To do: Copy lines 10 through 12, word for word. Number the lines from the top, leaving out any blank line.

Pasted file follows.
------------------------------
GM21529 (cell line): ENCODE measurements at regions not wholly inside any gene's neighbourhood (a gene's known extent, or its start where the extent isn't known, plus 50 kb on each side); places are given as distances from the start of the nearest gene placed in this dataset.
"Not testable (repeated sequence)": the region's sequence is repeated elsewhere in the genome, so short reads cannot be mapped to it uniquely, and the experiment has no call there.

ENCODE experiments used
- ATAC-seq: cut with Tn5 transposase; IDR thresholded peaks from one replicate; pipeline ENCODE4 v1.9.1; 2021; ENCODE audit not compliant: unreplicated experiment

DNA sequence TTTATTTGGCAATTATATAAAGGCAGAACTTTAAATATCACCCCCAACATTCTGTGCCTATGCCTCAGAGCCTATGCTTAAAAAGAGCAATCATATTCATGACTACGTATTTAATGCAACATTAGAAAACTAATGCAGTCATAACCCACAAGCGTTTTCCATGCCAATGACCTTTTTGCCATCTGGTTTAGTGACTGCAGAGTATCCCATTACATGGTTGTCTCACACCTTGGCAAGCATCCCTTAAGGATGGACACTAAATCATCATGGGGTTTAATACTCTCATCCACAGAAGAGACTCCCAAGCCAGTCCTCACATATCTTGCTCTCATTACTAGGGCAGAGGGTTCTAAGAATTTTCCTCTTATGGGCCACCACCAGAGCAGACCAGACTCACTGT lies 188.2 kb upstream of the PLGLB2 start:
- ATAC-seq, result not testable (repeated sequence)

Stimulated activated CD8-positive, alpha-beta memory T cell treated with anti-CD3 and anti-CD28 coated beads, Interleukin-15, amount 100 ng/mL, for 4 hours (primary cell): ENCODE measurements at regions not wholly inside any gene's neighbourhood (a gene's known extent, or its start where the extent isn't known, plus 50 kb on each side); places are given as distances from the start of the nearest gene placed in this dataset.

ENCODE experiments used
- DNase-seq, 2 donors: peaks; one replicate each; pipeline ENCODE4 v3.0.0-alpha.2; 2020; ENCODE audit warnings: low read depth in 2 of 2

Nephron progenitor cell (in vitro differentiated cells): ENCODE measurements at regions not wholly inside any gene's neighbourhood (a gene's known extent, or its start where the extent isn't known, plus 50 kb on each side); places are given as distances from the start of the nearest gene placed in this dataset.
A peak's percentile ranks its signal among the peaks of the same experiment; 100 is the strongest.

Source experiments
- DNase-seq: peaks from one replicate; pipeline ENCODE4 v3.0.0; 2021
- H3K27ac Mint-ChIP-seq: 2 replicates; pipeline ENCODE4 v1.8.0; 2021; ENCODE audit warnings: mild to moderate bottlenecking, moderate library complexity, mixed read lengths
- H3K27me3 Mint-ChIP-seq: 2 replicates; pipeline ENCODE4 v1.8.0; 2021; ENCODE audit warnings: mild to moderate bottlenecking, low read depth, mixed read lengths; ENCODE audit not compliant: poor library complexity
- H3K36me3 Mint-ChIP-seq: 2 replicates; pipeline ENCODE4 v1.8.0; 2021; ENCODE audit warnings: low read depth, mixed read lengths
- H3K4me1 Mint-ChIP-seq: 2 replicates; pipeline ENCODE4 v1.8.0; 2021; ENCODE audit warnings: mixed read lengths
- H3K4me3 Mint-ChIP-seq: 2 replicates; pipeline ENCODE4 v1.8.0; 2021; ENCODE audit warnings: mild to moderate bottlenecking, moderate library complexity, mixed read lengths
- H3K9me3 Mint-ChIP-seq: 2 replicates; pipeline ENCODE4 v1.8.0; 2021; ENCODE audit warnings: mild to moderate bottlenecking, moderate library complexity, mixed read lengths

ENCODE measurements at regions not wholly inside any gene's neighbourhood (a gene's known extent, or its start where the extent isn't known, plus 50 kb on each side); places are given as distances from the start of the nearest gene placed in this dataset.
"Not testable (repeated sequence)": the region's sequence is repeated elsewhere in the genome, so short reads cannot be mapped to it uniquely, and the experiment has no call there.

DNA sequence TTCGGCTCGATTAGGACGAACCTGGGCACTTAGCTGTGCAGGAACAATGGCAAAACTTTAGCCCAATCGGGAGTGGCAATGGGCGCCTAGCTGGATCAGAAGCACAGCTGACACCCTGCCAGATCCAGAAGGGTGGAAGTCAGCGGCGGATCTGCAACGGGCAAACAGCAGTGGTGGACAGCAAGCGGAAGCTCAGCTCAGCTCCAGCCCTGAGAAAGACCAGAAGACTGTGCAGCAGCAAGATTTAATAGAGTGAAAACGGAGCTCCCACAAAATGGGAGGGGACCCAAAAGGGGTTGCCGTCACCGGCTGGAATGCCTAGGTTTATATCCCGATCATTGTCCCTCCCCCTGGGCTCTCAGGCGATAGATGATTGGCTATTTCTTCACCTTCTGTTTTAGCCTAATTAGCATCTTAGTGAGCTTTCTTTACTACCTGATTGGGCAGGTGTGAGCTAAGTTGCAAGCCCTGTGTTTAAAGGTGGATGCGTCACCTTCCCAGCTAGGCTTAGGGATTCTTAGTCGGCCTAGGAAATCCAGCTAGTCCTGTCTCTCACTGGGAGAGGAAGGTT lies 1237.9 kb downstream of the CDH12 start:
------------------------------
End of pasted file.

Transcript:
Nephron progenitor cell (in vitro differentiated cells): ENCODE measurements at regions not wholly inside any gene's neighbourhood (a gene's known extent, or its start where the extent isn't known, plus 50 kb on each side); places are given as distances from the start of the nearest gene placed in this dataset.
A peak's percentile ranks its signal among the peaks of the same experiment; 100 is the strongest.

Source experiments